Ensuing and ever-deepening crises surrounding South Africa’s President are testing the resilience of the young democracy’s institutions. Concerns that the ruling African National Party (ANC) does not have the political will to put the people’s interests ahead of partisan interests put the country at risk. More importantly, the inaction on the part of the ANC is interpreted as reflective of a deeper malaise.
South Africa needed to build a mass movement to force President Jacob Zuma to go, civil society organisations said on Saturday.
More than 30 organisations met in Langa, Cape Town where they hatched a plan of action to force Zuma to leave office.
The civil society organisations, called the People’s Assembly, also resolved that Parliament needed to be dissolved.
“This means that we should come out in our multitudes to speak with one voice and say ‘enough is enough’. Each one of us will be engaged on mass mobilisation and [will] spread the message and mobilise our communities,” they said in a statement on Sunday.
They also called for the right of voters to be able to vote for their own leaders, including mayors and premiers.
“We demand an ethical and moral leadership henceforth and we shall not rest until that is achieved. It is time to take our power back and build the South Africa we want. South Africans must rise and say ‘enough is enough’,” they said.
To achieve their plan to force Zuma out, the People’s Assembly will on Wednesday, April 27 march to Parliament and occupy the precinct.
They would also mobilise communities by holding rallies, they said.
“We pledge our strength and aim to spare no effort, to fight against a corrupt, greedy and kleptocratic leadership that is preying on the resources of the state to enrich itself at the expense of the people.”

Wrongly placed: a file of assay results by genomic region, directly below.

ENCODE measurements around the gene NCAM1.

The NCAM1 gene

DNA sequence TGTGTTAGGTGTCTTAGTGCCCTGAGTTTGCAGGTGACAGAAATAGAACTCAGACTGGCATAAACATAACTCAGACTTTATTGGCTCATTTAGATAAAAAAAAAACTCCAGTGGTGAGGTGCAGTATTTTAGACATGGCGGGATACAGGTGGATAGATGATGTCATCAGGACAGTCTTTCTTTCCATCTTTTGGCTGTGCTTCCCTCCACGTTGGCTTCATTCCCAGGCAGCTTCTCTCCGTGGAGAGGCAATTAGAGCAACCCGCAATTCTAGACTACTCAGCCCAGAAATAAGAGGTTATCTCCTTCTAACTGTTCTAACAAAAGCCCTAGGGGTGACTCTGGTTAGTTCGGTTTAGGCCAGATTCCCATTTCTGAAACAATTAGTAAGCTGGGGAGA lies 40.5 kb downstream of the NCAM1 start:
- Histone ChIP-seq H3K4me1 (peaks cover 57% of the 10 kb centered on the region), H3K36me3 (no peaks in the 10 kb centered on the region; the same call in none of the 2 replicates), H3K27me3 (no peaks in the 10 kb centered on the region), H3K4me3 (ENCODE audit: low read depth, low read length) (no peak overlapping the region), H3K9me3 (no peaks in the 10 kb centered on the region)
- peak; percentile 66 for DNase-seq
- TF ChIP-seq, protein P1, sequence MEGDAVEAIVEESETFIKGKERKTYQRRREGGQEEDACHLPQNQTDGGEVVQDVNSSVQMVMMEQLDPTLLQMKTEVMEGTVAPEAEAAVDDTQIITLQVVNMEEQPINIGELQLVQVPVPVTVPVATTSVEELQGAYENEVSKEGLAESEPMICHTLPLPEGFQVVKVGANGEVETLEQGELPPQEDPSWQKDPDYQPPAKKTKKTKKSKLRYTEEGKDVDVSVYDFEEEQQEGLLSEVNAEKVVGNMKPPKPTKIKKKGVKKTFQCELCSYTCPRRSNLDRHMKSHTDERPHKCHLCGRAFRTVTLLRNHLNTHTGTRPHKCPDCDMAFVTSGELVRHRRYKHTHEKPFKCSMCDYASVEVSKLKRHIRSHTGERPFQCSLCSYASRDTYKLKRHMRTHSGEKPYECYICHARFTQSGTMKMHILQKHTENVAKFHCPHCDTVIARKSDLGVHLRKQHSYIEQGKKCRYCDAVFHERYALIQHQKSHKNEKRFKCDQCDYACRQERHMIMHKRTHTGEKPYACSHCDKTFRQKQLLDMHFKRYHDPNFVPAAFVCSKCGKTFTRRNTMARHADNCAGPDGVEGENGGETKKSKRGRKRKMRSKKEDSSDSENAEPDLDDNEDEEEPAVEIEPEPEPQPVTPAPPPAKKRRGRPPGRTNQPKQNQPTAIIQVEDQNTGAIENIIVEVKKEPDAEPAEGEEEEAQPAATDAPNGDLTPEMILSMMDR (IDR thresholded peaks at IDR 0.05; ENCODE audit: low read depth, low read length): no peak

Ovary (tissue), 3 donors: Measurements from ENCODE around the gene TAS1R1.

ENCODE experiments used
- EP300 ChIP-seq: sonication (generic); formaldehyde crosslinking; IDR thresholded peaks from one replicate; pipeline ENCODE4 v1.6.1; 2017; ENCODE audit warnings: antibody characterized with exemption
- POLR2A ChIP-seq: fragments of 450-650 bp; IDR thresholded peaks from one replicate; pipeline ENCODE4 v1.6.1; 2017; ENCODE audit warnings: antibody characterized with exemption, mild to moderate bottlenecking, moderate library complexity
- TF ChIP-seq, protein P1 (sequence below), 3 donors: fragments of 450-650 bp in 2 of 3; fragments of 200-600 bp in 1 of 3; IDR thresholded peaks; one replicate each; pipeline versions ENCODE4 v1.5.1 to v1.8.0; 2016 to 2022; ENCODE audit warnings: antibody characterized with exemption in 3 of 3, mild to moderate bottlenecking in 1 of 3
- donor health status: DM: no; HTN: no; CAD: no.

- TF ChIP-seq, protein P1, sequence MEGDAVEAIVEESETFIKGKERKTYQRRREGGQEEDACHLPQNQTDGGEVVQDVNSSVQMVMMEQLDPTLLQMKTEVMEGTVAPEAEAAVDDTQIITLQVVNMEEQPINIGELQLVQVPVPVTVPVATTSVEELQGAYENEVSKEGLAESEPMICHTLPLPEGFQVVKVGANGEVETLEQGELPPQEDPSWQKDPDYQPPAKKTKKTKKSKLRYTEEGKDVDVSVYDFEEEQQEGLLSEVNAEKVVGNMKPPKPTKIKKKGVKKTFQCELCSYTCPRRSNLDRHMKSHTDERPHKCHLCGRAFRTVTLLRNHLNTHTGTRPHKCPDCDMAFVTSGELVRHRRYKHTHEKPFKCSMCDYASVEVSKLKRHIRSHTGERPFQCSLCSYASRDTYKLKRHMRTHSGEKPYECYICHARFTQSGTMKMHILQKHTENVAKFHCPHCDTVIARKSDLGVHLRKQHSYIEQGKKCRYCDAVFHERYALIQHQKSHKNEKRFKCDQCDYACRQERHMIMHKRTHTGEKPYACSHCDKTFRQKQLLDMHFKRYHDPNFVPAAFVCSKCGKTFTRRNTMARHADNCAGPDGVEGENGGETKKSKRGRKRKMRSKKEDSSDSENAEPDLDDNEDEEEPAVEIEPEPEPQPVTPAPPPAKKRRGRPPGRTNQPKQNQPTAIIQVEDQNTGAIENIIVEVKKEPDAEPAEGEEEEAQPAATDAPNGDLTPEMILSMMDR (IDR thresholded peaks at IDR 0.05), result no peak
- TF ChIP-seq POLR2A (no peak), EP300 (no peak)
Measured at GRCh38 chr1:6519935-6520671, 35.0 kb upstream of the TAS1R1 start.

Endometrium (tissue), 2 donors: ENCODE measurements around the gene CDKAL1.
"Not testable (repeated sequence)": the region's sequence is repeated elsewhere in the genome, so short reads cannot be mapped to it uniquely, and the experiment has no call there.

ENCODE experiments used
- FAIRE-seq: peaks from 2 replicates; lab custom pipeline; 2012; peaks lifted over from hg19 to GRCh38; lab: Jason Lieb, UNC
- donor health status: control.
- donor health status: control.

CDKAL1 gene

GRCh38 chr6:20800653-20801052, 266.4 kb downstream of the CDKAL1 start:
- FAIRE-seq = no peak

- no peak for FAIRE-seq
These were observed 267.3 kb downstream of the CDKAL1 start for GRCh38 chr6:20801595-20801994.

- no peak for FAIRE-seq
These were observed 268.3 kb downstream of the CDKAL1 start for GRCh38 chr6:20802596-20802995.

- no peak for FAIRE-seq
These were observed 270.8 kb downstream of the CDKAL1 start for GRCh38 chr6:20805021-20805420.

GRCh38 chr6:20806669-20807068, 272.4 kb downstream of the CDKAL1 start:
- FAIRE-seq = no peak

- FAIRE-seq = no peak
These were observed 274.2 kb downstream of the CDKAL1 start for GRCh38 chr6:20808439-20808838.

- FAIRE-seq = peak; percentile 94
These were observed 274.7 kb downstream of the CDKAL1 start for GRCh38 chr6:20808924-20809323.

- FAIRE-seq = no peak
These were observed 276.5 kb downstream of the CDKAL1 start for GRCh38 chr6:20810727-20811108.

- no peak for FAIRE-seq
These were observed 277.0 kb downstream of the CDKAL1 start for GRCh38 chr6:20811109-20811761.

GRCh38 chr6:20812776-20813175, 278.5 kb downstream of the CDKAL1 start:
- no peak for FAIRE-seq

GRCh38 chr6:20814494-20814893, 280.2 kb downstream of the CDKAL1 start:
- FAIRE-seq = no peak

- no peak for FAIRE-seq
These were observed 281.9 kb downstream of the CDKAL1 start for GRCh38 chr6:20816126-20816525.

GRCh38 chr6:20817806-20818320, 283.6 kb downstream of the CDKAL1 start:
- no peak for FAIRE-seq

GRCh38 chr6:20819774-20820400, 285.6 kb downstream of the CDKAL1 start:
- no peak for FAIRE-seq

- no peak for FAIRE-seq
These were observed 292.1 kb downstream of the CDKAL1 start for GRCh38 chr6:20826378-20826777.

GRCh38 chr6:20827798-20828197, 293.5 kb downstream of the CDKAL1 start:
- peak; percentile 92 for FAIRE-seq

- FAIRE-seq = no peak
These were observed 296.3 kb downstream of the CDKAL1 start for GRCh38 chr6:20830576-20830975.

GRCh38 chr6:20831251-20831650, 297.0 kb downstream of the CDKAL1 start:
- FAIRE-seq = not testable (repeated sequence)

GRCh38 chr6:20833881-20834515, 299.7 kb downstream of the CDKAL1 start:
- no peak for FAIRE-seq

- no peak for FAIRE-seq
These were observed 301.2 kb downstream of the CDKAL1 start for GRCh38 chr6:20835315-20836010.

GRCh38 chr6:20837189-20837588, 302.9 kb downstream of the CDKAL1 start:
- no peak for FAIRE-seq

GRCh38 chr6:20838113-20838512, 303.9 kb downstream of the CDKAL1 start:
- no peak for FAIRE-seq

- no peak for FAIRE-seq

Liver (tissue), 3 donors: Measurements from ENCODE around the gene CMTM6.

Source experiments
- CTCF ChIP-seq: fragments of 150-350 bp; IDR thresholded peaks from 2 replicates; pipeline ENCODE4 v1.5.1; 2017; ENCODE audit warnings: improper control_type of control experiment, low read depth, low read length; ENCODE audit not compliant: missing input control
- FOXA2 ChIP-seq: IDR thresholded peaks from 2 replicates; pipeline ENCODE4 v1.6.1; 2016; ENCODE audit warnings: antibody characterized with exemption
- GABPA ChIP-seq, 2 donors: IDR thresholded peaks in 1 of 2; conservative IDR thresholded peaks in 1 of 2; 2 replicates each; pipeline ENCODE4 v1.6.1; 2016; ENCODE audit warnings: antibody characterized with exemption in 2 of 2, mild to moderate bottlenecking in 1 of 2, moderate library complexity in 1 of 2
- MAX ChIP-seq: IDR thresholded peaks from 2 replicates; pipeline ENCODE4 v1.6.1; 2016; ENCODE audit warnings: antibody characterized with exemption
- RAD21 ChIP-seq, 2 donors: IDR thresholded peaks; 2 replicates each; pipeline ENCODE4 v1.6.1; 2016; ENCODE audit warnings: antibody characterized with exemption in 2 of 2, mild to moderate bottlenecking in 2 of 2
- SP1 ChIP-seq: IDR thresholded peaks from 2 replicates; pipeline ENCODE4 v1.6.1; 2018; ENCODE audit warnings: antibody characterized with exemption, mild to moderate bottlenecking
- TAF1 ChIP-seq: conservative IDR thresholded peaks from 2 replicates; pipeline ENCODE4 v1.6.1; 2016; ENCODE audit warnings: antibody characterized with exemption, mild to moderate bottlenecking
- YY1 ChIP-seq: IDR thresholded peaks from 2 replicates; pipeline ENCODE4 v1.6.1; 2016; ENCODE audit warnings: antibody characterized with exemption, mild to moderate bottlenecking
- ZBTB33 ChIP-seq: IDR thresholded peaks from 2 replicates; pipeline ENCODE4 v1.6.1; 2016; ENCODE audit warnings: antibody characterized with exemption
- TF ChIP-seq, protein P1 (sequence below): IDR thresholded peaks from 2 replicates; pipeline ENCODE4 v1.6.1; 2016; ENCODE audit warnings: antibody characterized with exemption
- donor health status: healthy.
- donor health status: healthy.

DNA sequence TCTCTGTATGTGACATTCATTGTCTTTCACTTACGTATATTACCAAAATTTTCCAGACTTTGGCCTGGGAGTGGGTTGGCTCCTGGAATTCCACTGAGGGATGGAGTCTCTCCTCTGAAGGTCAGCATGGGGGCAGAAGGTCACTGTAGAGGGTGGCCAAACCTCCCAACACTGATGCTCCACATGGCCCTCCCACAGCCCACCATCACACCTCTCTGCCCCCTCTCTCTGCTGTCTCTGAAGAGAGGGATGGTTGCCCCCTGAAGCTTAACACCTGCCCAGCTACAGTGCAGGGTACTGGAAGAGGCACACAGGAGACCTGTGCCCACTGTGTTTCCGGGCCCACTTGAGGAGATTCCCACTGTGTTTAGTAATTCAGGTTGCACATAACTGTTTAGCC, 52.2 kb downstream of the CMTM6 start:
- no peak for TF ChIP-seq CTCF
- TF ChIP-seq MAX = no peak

Meanwhile… a Sunday newspaper reported that senior ANC leaders have begun working on a plan to remove President Jacob Zuma – but only after the local government elections.
The officials have “secretly been selling the plan to branches, regions and provinces opposed to Zuma”, the Sunday Times reported. The plan is allegedly to remove Zuma as both party leader and South African president.
The newspaper said that one of the senior leaders had said at the party’s manifesto launch in Port Elizabeth that those behind the plan needed to “buy time and only act after the elections”. They said they were giving Zuma a “long rope to hang himself”.
The anti-Zuma camp wished to remain anonymous, but KwaZulu-Natal chairperson Sihle Zikalala, a staunch Zuma supporter, said they were aware of the plan.
Last week, Gauteng’s provincial executive committee released a statement, urging Zuma to “do the right thing”. The statement, however, stopped short of calling for Zuma to step down, News stands reported.
This was despite a source telling News24, and ANC Gauteng chairperson Paul Mashatile telling the Mail&Guardian, that the PEC had resolved that Zuma should step down.
Gauteng was the only province to break ranks. Most other ANC PECs said theyh supported the party’s national executive committee’s decision not to recall Zuma.
Meanwhile, many top politicians and former ANC senior members have joined the call for Zuma to step down. Among them are former deputy ANC secretary general Cheryl Carolus, former intelligence minister Ronnie Kasrils, former justice Zac Yacoob, Zwelinzima Vavi, former ANC Youth League leader Ronald Lamola, and others who have come together as members of the People’s Consultative Assembly for Democracy.
“Hundreds of thousands of ordinary South Africans have expressed their desire for Zuma to resign and said they were prepared to roll out continuous mass action.”
The outcry comes after the Constitutional Court found that Zuma had failed in his duty to uphold and defend the Constitution by not instituting Public Protector Thuli Madonsela’s remedial actions on the Nkandla upgrades. Zuma apologised to the nation for “misunderstanding” the legislation surrounding the protector and promised to pay for the upgrades.